Trappist-1 worlds are stony and rich in water

Seven planets that revolve around the ultra-cold dwarf Trappist-1 are mostly stony, and on some of them there may be more water than on Earth.

A new study published in the journal Astronomy & Astrophysics, focused on the study of the density of the worlds of the Trappist-1 system, showed the most accurate results to date. So, it was found that some of the planets are 5% covered by water – this is 250 times greater than the water on the Earth.

“All the Trappist-1 planets are very similar to Earth: they have a solid core surrounded by an atmosphere,” says Simon Grimm, an exoplanetologist at the University of Bern, in a letter to Space.com. – Trappist-1 – the planet most like Earth in terms of mass, radius and energy received from the star. ”

Grimm and his colleagues became interested in the system after its opening in 2016 and decided to study it using the transit time variation (TTV) method. Observing small variations in the periods for which the planet passed before the star from our point of view, this method allows researchers to conduct, perhaps, the most accurate studies of planetary masses and densities.

“Now TTV is the only method of determining the masses, and hence the density of planets like the Trappist-1 system,” Grimm says.

Scientists used the data of the Spitzer space telescope and several instruments of the European Southern Observatory in Chile to conduct detailed observations that would help study the variations of the planetary orbits.
 
 
Graph of the masses and radii of the planets of the system Trappist-1, Earth and Venus. The curves trace the idealized compositions of stony and water-rich environments (the surface temperature is fixed at 200 K) / © University of Bern
 
If the planet turned around its star alone, it would be exposed only to the gravitational effects of the star. But if there are two or more worlds in the system, the planets interact gravitationally, acting on each other with a force corresponding to their masses. These changes depend on the planetary masses, distance and other orbital parameters.

At the same time, “crowded systems” like Trappist-1 complicate the process of determining the effects of individual planets, as each of them affects their neighbors. The planets directly of this system are easier to measure, since they rotate synchronously. Together, the seven exoplanets form a resonant chain connecting all of them and assuming a slow, calm evolution.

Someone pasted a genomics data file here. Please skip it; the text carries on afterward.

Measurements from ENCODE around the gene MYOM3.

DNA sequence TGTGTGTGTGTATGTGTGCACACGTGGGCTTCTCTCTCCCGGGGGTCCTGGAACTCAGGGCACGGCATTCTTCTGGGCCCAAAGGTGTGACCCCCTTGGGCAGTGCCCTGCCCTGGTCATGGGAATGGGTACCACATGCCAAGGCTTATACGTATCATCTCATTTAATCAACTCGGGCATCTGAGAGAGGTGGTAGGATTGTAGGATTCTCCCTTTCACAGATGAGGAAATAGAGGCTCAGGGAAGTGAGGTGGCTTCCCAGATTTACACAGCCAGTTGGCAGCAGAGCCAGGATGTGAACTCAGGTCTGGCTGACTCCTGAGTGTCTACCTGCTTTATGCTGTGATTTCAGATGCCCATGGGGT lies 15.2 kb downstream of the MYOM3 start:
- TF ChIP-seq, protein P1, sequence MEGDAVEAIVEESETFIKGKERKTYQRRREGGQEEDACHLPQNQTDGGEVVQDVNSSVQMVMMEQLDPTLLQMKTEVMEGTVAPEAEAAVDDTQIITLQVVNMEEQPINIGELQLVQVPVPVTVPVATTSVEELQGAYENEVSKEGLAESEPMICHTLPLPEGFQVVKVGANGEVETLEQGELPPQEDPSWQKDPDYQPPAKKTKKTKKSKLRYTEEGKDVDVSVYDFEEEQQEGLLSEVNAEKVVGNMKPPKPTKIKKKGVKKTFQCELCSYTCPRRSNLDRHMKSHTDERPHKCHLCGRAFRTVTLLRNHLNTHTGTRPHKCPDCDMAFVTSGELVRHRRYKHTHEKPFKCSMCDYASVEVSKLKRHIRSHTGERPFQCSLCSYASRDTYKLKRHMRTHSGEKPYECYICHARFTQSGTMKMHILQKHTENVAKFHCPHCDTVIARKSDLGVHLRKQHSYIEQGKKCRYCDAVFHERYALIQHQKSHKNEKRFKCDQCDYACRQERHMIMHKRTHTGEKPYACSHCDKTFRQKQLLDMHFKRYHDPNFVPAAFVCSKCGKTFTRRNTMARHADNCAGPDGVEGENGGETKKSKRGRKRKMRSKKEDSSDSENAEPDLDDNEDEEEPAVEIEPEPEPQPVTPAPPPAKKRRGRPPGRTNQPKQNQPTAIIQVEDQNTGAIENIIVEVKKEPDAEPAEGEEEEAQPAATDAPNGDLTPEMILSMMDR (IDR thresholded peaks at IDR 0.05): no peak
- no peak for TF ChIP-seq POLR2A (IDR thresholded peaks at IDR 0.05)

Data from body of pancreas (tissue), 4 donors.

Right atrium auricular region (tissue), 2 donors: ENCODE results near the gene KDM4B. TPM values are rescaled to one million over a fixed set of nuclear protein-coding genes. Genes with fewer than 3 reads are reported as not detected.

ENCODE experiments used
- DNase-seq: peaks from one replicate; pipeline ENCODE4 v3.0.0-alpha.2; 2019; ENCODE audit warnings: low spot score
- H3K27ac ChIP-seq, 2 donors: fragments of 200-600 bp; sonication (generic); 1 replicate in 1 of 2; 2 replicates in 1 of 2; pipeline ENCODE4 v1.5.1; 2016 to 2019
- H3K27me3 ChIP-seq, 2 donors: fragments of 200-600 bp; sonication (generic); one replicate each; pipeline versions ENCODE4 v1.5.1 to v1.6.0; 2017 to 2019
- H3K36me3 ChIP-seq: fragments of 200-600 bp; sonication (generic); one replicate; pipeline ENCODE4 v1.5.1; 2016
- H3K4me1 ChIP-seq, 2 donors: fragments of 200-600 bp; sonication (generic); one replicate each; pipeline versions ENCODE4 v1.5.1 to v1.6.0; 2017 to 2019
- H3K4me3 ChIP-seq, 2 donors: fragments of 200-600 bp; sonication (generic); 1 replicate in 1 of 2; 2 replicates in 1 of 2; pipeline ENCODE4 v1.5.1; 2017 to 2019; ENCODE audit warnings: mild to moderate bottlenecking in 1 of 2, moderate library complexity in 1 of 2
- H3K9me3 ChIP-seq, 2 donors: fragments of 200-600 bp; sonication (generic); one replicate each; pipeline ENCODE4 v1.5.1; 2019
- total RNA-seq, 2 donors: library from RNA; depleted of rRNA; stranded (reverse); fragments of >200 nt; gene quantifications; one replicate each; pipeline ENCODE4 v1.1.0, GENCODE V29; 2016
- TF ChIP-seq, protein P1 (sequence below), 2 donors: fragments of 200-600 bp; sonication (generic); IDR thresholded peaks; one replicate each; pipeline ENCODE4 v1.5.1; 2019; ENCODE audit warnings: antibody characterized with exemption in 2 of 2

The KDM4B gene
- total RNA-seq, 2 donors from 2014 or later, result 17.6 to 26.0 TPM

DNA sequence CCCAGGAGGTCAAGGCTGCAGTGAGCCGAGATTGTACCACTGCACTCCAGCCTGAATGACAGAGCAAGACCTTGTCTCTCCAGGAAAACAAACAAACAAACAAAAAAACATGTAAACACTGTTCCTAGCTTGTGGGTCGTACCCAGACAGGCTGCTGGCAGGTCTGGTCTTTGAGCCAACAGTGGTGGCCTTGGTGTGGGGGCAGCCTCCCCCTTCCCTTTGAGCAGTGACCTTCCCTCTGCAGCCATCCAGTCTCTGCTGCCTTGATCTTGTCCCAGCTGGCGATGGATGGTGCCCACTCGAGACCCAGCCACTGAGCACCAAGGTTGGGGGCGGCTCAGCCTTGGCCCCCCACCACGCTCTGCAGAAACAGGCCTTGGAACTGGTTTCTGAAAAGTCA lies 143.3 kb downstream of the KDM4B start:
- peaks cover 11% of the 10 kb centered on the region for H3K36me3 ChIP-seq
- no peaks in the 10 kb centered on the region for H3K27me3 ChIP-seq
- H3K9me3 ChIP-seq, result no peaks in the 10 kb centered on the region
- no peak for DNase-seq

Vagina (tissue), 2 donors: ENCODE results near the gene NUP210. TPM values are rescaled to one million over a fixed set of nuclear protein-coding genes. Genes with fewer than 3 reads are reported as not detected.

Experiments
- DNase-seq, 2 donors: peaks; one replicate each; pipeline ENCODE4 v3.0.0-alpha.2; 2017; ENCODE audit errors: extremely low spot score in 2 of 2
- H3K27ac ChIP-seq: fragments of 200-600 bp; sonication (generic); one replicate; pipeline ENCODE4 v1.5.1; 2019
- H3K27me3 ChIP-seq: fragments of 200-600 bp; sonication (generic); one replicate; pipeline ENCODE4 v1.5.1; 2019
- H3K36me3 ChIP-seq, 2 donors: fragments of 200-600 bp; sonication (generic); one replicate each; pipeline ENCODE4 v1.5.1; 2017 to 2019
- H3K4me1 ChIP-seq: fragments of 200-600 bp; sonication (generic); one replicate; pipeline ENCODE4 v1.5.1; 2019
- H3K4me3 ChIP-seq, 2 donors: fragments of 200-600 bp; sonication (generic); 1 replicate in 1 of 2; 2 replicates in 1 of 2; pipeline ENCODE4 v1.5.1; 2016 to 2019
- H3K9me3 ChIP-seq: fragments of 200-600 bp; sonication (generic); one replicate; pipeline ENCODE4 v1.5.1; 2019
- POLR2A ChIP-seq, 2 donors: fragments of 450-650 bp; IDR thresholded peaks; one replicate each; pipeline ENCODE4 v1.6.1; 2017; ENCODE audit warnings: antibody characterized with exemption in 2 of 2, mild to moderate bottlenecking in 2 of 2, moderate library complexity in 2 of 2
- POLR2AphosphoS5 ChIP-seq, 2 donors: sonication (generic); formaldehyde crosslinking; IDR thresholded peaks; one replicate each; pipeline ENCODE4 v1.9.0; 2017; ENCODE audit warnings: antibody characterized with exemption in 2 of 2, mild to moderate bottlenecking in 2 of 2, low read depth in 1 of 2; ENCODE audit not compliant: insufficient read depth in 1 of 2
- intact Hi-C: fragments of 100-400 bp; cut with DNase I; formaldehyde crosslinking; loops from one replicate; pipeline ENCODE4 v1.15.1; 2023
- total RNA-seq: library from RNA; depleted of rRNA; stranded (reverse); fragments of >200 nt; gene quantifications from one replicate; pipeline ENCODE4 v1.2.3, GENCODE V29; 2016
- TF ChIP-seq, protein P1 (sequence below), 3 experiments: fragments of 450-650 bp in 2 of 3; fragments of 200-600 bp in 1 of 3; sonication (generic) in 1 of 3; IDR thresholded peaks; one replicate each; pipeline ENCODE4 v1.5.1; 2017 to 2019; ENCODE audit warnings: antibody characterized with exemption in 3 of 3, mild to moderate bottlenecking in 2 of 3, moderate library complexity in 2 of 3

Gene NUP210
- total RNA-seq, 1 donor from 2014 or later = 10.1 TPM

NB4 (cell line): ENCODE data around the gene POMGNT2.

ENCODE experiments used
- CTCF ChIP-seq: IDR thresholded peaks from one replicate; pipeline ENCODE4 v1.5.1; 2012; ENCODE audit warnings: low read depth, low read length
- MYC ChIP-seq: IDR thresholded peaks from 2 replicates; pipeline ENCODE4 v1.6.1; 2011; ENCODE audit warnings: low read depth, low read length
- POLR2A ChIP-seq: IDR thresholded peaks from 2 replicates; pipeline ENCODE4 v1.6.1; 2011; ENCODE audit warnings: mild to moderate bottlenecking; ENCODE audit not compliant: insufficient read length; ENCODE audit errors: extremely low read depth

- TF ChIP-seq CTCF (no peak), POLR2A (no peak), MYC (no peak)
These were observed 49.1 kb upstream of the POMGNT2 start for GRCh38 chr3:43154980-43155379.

“The Trappist-1 system is special, because all of its planets are in resonance,” explains Grimm.

The scientist used the simulation, which he used earlier to calculate planetary orbits, and adapted it to the analysis of TTV. With more than 200 transits, his team simulated the masses and densities of the planets, simulated their orbits until the simulated transits coincided with observations.

The researchers found that the density of the planets varies from 0.6 to 1.0 Earth density. Seven of them are rich in water, and on some, it takes up as much as 5% of the total mass. For comparison: water is only 0.02% of the Earth’s mass.

Trappist-1b and c – the closest to the star – most likely have stony nuclei and are surrounded by dense atmospheres.
 
Trappist-1d is the lightest of the seven planets, its mass is about 30% of the Earth’s mass. Its low mass may be due to an extended atmosphere, ocean or ice layer.

Trappist-1f, g and h are far enough from their star to ensure that the water on their entire surface is completely frozen. Thin atmospheres are unlikely to be able to contain heavier molecules like terrestrial ones.

In addition, there is Trappist-1e, most similar to the Earth from the whole group. It is somewhat denser than our planet and, most likely, has a denser iron core. It may also lack a dense atmosphere, ocean or ice layer.

The researchers warned that these results do not say anything about the habitation of the planets. However, the work can help scientists better understand the conditions working in overcrowded systems, and determine whether there can be life on the worlds of the Trappist-1 system.